If today is 3/11/2017 you really need to read this article. (More …)
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Through the years many individuals have allowed their public prayers to become repetitive. And while it’s not wrong to include some of the same thoughts each time we pray (1 Timothy 2:1-5, Luke 18:13, as well as the outlined points by Jesus in Matthew 6:9-13 are good examples), if our prayer is nearly verbatim every time we pray on behalf of the congregation then we need to stop and think before we speak.
Am I saying our prayer must have 50 dollar words and a flow that would make the national poetic society become green with envy? No. I’m not talking about impressing people with our prayer. I’m talking about representing people with our prayer.
If you know a family has suffered recently, you could mention them. If a family has received good news recently, you could mention that. If you are familiar with the language that is used in reference to God throughout the Psalms, you could use them in connection to the church in asking for God’s help (High-tower, Shield, Strength, Light and Salvation, etc.). If the congregation supports a missionary, children’s homes or other local evangelistic efforts such as House to House, you could mention them. God has already heard the news, but if there’s a major headline news story that you know has the attention of a large percentage of the congregation, you can mention that situation.
Again, the point isn’t to impress others with our prayer originality or sophisticated sound. The point is to represent those on whose behalf we are praying for, and to simply avoid being so repetitive with our public prayers that the people we are representing know what we’re going say before we even say it.
“Then the king turned around and blessed the whole assembly of Israel, while all the assembly of Israel was standing. And he said: “Blessed be the Lord God of Israel, who has fulfilled with His hands what He spoke with His mouth to my father David, saying,…When Solomon had finished praying, fire came down from heaven and consumed the burnt offering and the sacrifices; and the glory of the Lord filled the temple.” (2 Chronicles 6:3-4; 7:1)
Parents, what are you doing to help your children engage in singing when it comes to the worship services of the church? Here are a few tips to accomplish this goal:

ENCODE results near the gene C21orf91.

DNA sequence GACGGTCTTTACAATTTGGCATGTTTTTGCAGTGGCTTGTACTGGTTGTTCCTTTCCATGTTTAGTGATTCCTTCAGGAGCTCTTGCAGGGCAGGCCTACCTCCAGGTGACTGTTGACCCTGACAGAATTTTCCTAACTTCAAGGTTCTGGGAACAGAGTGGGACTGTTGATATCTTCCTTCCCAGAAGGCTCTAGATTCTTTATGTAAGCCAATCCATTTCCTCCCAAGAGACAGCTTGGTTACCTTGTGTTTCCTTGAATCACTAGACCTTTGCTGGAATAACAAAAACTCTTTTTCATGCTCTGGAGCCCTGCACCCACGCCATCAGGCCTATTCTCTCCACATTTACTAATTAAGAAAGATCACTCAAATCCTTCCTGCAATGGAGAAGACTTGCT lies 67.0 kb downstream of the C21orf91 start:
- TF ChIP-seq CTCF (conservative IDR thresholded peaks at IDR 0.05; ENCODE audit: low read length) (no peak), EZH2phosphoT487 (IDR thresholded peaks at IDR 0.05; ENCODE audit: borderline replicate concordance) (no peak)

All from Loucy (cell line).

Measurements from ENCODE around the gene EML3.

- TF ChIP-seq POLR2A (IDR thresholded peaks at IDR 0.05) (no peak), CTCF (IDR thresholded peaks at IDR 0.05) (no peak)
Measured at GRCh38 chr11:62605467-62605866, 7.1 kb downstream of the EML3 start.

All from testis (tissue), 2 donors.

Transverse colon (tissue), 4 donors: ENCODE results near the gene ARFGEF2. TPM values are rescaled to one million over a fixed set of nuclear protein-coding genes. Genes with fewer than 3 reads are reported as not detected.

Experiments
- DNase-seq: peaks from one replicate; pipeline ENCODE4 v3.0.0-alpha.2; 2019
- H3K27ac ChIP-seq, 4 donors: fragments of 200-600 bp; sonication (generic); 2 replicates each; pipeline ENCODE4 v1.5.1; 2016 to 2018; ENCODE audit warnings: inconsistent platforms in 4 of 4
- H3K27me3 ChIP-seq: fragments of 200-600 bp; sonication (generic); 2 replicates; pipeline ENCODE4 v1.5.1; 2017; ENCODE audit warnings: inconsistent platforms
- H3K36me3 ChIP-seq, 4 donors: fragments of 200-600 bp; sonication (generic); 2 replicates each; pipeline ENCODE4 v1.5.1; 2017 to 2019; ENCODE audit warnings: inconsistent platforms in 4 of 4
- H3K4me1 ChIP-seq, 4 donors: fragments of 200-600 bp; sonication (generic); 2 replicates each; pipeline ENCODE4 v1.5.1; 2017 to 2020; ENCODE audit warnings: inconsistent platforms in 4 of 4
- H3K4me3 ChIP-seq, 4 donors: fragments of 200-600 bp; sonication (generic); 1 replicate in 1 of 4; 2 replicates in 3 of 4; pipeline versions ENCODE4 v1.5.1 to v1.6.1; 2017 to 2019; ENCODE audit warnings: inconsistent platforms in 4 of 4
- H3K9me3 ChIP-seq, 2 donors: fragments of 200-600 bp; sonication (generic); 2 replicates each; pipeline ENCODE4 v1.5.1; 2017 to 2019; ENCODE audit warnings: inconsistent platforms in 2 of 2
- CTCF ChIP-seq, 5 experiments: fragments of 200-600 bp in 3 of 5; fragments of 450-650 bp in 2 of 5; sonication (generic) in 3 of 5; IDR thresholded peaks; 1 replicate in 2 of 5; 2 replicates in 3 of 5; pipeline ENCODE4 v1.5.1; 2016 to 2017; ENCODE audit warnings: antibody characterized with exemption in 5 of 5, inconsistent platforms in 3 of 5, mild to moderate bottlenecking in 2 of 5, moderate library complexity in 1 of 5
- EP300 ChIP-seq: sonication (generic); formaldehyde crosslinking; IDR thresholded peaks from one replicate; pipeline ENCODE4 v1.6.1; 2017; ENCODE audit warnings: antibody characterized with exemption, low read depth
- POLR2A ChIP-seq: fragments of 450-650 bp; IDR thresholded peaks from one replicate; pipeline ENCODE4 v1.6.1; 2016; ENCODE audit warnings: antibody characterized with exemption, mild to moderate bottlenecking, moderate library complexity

- Sitting a young child in your lap and using your finger to show them the words that you are singing is a great way to teach your children word association (i.e. helping them learn to read) by engaging their eyes with the words and melody of the song.
- Explain to them the meaning of some of the more complex and deeper meaning words that may be used within a song. This will help to engage their thought process which helps to avoid the emptiness of repetition when it comes to a song that they are familiar with (think “Jesus Loves Me” for example).
- Help them to concentrate by limiting distractions. Many young children, like adults who need to work on their short attention spans, may not be able to understand the point of preaching yet, but singing is something that most children quickly take to when they understand or catch on to the melody.
At the end of the day, parents have a responsibility to teach their child how to worship by example and by instruction. And one area of emphasis, which can be done with the right amount of effort, should be the singing that we offer to God. Singing is something that is delightful to our Creator and it is something that his worshipers should find delight in doing (Hebrews 13:15).
So when we show our children how much singing in worship means to us, it will mean something to them, and then later they will understand what it means to God, but only if we strive to engage them in it.